- Practice telling the story like an actor or a story teller. Get back in front of the mirror and in front of people. Record both versions and don’t stop adding, cutting, editing and revising until the story version of your presentation is better than the original presentation. Make sure to be aware of time and transitions. Two days before my presentation I was still over so I kept cutting anything I could to make time.
- This one might only apply to me. Don’t get frustrated with yourself. Don’t beat yourself up. This is a profoundly artificial and unnatural process. If you take this seriously and try to do your best, you will likely be confronted with deeply ingrained habits and other issues that you will have to try to fix on the fly to get through the presentation. For me, this is another story for another time.
- Prepare for a worst case scenario. That doesn’t mean expect the worst just don’t get thrown when unpredictable things happen. Be prepared to project and enunciate if the sound requirements aren’t what’s expected. (Neither of the mikes at my TEDx appeared to work so they just had to put an ambient mic in the front of the room. The video isn’t available.)
- Practice smiling and making eye contact. You don’t need to practice this in any “audience” of friends or family with more than 2-3 people. You want to engage people. People can hear when you’re smiling on the phone. They know when you’re engaged in a presentation. If you practice the presentation stressed you can guess how you’re going to perform it.
So there’s the prep. Now in contrast, the day before I had done a highly technical talk on FERPA policy that was just as awkward and stiff as trying to plow through 21 slides in 8 1/2 minutes would allow. Let’s just say that that presentation needs some revision. ; )
How did this one some 22 hours later go?
Events like these are always challenging as there’s a LOT going on. We picked the tune that best represented what we do with the least amount of gear. I got there around 11 and the other guys got there at 11:15 and just before 11:30. The event started at noon, but it turned out we had doors at 11:30 so we literally had 15 seconds to soundcheck and then had to strike the stage.
There was a first 1/2 then we kicked off the second half. A few of the speakers had gone over so we were about a 1/2 hour behind so we had to set up quickly and go with what we had for the soundcheck. I did my presentation and performed it the best I could. I guessed it was going well because I saw a handful of cell phones start to go up as I was speaking so I guess I was saying something interesting.
I got to reference Hershell Gordon Lewis by name (I believe a TED first and a moral victory for me) and did a brief introduction before we played Ganamurti Melakarta.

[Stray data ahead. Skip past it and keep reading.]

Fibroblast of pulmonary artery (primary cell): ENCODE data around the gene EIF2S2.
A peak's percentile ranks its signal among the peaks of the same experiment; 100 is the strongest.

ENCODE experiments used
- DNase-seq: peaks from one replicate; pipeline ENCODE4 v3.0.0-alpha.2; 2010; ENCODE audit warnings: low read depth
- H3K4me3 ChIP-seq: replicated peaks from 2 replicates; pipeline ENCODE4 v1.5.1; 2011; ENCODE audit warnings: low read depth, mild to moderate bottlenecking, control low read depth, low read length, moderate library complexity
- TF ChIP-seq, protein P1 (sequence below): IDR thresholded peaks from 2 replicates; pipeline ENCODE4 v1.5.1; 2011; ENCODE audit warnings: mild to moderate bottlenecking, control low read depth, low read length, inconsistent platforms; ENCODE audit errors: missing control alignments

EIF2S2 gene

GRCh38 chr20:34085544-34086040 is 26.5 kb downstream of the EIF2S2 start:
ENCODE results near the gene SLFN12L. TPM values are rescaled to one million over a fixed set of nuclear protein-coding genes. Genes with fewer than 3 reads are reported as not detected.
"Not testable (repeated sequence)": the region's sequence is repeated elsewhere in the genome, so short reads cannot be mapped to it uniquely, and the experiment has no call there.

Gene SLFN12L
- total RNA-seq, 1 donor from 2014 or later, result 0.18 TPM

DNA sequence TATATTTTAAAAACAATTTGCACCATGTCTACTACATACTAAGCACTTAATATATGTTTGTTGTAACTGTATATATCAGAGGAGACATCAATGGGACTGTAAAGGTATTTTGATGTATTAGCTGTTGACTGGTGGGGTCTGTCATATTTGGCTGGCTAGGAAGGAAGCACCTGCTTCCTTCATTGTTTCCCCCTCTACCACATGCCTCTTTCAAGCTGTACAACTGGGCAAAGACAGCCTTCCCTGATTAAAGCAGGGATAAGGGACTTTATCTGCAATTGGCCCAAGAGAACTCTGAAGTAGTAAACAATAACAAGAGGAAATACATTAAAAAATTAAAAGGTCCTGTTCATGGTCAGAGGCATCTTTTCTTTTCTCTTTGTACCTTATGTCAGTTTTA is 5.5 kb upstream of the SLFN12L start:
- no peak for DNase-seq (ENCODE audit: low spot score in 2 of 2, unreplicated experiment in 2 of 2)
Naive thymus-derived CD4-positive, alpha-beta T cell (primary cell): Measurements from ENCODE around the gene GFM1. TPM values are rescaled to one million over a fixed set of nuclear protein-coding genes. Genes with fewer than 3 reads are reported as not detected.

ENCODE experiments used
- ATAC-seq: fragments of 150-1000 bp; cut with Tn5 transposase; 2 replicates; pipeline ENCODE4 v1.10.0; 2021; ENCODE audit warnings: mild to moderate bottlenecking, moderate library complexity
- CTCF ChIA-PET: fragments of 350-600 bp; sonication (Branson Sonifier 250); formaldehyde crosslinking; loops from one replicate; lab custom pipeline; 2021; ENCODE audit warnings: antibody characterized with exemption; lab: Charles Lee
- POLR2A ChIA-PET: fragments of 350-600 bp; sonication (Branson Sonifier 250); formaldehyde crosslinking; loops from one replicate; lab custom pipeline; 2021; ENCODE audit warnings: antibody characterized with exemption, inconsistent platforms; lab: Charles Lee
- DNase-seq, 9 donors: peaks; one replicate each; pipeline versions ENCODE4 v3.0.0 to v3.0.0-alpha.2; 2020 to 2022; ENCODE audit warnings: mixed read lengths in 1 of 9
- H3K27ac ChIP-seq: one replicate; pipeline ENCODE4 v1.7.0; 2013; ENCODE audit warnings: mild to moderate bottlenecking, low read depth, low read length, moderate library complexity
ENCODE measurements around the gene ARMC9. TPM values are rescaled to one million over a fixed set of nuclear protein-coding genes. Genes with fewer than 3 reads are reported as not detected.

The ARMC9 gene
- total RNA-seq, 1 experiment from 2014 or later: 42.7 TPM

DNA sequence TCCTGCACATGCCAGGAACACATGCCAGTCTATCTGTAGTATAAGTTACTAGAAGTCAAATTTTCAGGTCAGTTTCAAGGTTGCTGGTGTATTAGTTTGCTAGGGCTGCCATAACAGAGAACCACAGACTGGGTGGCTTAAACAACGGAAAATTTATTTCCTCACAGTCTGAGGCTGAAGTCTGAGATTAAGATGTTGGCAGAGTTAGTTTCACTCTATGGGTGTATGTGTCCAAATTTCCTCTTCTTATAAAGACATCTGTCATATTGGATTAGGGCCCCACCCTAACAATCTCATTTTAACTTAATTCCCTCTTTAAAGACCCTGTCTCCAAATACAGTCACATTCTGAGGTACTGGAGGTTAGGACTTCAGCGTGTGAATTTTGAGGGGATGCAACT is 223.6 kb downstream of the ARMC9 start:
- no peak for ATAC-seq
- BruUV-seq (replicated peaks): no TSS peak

I adjusted my sound based on the amp being on the floor (carpeted – the room in my house has wood floors and is reflective). I made a bunch of quick adjustments before we packed up. I made the semi intelligent observation to just put the amp on a flat wooden chair for a more reflective surface for the performance but forgot to adjust it when we played. (3 hours later – “Why is it so nasally? OH YEAH!…”). So that got sorted out. Midway through something happened where the form got changed just enough that it threw me off a little during my solo. I got back onto it and rode it out until the end of the tune. People seemed to like it. We got applause.
We ran over so unfortunately we weren’t allowed to take any questions.
The remaining presenters then presented and the event was over.
There is always a lot of built up stress followed quickly by an “Is that all there is?” reminder with events like this and that feeling is about managing expectations. With any type of local event you should expect some variation on the following:
- Don’t expect that the event is going to be a network event unless it’s billed that way. A lot of presenters are volunteers. They want to do what they said they’d do and split. You’re going to be disappointed if you expect to speak to everyone.
- Unless your name is on the marquee, the audience didn’t come there to see you. I remember playing a gig once where no one said a word or had any reaction while I played and I thought people hated it. I packed up in silence and just tried to get out as quick as possible. For months afterwards I’d run into people who were at that show who were really complimentary about my playing. People don’t come to gigs to talk to musicians so if you want to speak to them (engage them and potentially start to build fans) you’ll need to introduce yourself and make yourself available to people as they mill about. Every once in a while people will be moved enough to talk to you but openness is a two-way street. Note – this is incredibly difficult at the END of a gig when people want to go home. This is the challenge of a working musician.
- That the event staff will be profoundly earnest and hard working – but will also not be people who do this every day and will generally not be able to anticipate every need. When I’m working at Festival Cinema Invisible (FCI – a local Middle Eastern film festival that I’m the Artistic and General Director of) events at Proctors GE Theater in Schenectady, the people who work a lot of those events begin to anticipate any of the general commonalities. You can’t do that when you run one local event in your first couple of years. Managing the venue, tickets, and people and food and speakers. It’s just too much. (From personal experience a NOTABLE EXCEPTION to this rule is Maria Zemantauski and everyone associated with the HVCC Guitar Festival who put together an event that was one of the most musician friendly I ever attended.) So plan on having your needs worked out (and their solutions if need be) in advance. Ex: “No power? No problem? I have a 50′ lead cord here!”
- Gigs are always what you make them. I find you do these events, just like you take the opportunities that you can, because it’s never known what person or situation you may cross paths with attending one but it’s certainly known what the opportunities are in not attending one.
This post is already two times longer than I intended. I have a part 2 so I hope you’ll come back and read day two of the Cinderella story!
As always thanks for reading!